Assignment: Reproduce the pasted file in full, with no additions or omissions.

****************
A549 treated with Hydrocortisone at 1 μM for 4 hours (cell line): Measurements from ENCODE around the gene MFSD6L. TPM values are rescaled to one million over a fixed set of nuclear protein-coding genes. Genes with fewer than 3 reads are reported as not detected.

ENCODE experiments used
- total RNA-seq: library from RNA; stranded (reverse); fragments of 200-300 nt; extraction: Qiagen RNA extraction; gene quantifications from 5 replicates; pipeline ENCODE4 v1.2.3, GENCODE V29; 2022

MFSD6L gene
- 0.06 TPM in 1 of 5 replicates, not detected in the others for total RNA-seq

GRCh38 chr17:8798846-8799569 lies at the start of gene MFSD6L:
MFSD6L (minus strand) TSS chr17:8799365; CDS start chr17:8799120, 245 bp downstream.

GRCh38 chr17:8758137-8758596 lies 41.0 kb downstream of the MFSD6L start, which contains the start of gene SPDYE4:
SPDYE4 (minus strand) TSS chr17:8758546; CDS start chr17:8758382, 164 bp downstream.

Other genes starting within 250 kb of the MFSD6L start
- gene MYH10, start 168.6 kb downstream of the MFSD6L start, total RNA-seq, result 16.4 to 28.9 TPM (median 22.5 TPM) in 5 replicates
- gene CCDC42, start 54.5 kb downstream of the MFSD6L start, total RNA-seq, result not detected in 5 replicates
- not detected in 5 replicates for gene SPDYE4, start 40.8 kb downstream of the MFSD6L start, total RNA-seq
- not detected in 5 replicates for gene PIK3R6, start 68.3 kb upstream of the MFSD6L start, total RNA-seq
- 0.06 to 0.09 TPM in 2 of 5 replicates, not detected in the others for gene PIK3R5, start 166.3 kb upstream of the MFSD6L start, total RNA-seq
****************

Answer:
A549 treated with Hydrocortisone at 1 μM for 4 hours (cell line): Measurements from ENCODE around the gene MFSD6L. TPM values are rescaled to one million over a fixed set of nuclear protein-coding genes. Genes with fewer than 3 reads are reported as not detected.

ENCODE experiments used
- total RNA-seq: library from RNA; stranded (reverse); fragments of 200-300 nt; extraction: Qiagen RNA extraction; gene quantifications from 5 replicates; pipeline ENCODE4 v1.2.3, GENCODE V29; 2022

MFSD6L gene
- 0.06 TPM in 1 of 5 replicates, not detected in the others for total RNA-seq

GRCh38 chr17:8798846-8799569 lies at the start of gene MFSD6L:
MFSD6L (minus strand) TSS chr17:8799365; CDS start chr17:8799120, 245 bp downstream.

GRCh38 chr17:8758137-8758596 lies 41.0 kb downstream of the MFSD6L start, which contains the start of gene SPDYE4:
SPDYE4 (minus strand) TSS chr17:8758546; CDS start chr17:8758382, 164 bp downstream.

Other genes starting within 250 kb of the MFSD6L start
- gene MYH10, start 168.6 kb downstream of the MFSD6L start, total RNA-seq, result 16.4 to 28.9 TPM (median 22.5 TPM) in 5 replicates
- gene CCDC42, start 54.5 kb downstream of the MFSD6L start, total RNA-seq, result not detected in 5 replicates
- not detected in 5 replicates for gene SPDYE4, start 40.8 kb downstream of the MFSD6L start, total RNA-seq
- not detected in 5 replicates for gene PIK3R6, start 68.3 kb upstream of the MFSD6L start, total RNA-seq
- 0.06 to 0.09 TPM in 2 of 5 replicates, not detected in the others for gene PIK3R5, start 166.3 kb upstream of the MFSD6L start, total RNA-seq